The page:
The Paragon is on a lane just off Sudder St. Turn right out of the main gate and the lane twists and turns, passed the junkies chasing the dragon and sharing needles, dogs nuzzling through the rubbish piled high and the subtle hum of urine with a detergent perfumed base note from the nearby laundry. Turn left and the stench of male wee is stronger as you pass the open urinal on the street. At the end is Sudder Street. Ishmael, the taxi driver I knew as a rickshaw wallah, as ever lies sleeping across the bench seat in his Ambassador taxi. Abdul the Muslim card seller says hello, welcome back and shakes my hand. Maybe this time I'll buy some postcards from him at a few rupee a card. Emaciated men stand in front of their rickshaws, glorified wheelbarrows with wooden wheels and long handles to be pulled by the rickshaw wallah on foot. They are shoeless, wearing tatty shirts and lungis (pieces of clothe wrapped around their midriff) rattling their camel bells hissing "rickshaw." No thanks, I'd rather walk. The women ignore me now. Sudder Street is home to a posse of women who work the street, thrusting babies in unsuspecting tourists, persuading them to part with cash to buy milk powder for the children. The shopkeepers are in on the scam, the tourist buys the milk, leaving thinking he has done his good deed for the say and the woman later returns the unused milk to the shop keeper and receives have the profits from it. The women share their babies, often leaving their own in the village. "You are like a baby factory," I say to Keema who is cradling a young baby, "how many is that now?" "Ten" she replies, "too much jiggy jiggy!" she adds. Much too much.

You can chew the air in Kolkata. After a few days it congeals at the back of the throat as black phlegm and in the nose as black snot. It gets dark early, by night vehicle headlights slice through the black fumes and illuminate the suspended particle matter. The chief culprits are the busses. Lorry chassis' with wooden frames covered with thin aluminium sheets. They hurtle round the city, racing each other as the driver and conductors salary is based upon commission. Get to the bus stop first and you'll pick up the most passengers. Accidents are not uncommon, and are a major cause of traffic jams. If a driver knocks someone over it will be a hit and run. He won't hang around; the passengers are likely to lynch him. With no bus driver to vent their anger on, the bus is torched. With their wooden construction they are soon blazing and traffic grinds to a halt, blocked by the inferno.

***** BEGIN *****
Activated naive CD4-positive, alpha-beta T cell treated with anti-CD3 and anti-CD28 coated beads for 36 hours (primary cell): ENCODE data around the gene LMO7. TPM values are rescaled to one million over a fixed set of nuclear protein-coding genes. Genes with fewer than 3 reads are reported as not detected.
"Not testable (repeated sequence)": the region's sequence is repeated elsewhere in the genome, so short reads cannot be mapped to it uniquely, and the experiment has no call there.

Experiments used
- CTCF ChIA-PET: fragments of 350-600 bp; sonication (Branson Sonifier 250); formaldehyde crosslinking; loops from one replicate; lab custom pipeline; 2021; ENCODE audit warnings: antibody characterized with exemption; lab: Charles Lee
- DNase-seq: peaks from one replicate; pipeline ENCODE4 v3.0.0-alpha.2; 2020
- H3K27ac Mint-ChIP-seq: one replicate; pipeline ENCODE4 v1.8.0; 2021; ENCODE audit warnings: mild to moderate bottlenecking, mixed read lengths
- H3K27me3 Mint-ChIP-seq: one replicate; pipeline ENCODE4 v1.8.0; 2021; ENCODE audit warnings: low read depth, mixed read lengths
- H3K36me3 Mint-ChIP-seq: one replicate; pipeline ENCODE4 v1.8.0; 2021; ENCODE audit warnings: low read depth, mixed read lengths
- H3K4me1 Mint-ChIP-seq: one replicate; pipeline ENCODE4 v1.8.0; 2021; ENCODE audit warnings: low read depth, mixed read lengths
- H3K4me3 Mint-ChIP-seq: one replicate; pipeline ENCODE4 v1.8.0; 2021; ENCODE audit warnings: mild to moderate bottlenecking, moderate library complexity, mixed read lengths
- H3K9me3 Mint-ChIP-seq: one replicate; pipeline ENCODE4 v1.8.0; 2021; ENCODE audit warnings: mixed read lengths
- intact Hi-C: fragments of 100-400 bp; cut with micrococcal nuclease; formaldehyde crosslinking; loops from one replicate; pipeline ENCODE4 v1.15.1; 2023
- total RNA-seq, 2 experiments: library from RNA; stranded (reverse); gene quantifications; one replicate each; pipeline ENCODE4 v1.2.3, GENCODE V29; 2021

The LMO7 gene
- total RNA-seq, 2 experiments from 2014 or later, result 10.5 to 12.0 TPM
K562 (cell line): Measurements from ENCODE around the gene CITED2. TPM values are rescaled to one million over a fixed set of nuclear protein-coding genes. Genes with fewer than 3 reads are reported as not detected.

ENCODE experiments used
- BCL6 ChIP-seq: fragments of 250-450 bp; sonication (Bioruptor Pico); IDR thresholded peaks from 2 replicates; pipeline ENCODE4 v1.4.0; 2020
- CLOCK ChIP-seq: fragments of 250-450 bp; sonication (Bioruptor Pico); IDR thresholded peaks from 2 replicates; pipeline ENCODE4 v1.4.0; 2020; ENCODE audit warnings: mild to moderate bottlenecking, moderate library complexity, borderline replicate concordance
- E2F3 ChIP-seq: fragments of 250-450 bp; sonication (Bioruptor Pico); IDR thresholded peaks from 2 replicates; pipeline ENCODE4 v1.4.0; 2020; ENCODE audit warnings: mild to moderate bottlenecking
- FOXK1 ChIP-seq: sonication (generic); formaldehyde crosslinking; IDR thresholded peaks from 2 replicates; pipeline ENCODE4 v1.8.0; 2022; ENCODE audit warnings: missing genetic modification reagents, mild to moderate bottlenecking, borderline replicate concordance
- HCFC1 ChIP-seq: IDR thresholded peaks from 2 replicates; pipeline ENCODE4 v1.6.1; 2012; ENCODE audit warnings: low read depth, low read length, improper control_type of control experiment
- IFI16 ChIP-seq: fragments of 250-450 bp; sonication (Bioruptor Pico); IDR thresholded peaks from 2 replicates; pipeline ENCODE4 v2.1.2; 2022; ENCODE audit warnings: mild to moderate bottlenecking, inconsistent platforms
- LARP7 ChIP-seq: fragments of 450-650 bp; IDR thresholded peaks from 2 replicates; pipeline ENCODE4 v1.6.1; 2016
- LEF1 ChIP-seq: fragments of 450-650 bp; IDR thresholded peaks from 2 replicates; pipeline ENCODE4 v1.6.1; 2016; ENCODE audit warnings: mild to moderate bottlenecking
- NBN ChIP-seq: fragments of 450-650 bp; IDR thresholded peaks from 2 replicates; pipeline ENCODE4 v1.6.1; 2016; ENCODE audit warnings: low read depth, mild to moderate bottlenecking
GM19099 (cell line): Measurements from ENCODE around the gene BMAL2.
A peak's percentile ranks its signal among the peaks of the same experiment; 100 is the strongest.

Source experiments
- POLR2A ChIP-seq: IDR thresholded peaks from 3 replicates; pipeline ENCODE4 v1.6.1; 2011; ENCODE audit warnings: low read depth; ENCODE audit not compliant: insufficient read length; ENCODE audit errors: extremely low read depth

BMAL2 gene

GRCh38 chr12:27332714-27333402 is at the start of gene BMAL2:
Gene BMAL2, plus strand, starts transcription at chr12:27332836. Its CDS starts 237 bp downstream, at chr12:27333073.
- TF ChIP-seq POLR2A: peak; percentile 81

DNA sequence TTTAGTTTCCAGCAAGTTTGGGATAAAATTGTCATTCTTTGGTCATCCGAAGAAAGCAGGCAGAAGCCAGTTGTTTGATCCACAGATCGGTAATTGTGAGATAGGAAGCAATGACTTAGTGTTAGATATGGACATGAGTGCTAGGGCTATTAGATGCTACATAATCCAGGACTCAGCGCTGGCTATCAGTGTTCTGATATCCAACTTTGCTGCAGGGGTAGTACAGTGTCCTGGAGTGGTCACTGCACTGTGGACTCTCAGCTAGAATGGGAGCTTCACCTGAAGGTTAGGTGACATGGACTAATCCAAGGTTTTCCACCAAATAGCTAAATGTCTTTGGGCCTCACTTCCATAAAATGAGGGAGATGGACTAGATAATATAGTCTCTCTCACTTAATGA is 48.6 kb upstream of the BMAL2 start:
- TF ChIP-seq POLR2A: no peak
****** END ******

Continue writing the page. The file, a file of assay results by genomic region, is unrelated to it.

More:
We spent a busy week in Kolkata, meeting old friends and doing shopping. The plan had been to stay for Christmas, then visit the Andaman Islands. But something upset our plans. Circumstances had interfered with them. Circumstances had changed. Time had run out. You see it was soon time to go to the airport.

Changed circumstances

Circumstances can be like a sexy thief in the night who wishes to rob you of nothing more than your nightie and pyjamas. Circumstances had left us that way, stealing our original ambition, leaving us sleeping naked with a wardrobe of opportunity lying by the bed to don in the morning. A wardrobe to take us forth into a new symphony in the theatre of life. For a change the symphony's first movement were not bowel related (although the stools were loose after the beef rolls at Abdul Khaliques washed down with a glass of Calcutta tap water- the fail safe Calcutta diet at its best). The first movement of the new symphony was a premature end to the trip. As the two thousand and second year after the Christ child was born in the stable drew to a close, we donned the new clothes of circumstance. Ishmael drove us to Dum Dum airport in his taxi; we boarded the plane and took flight BA 0146 home.

The night before Christmas when all round the house, not a creature was stirring not even a mouse…. We flew home. And no one knew about it. Perhaps I'd better explain. To do that I must go back to when we started. And tell a new story that has been waiting to be told.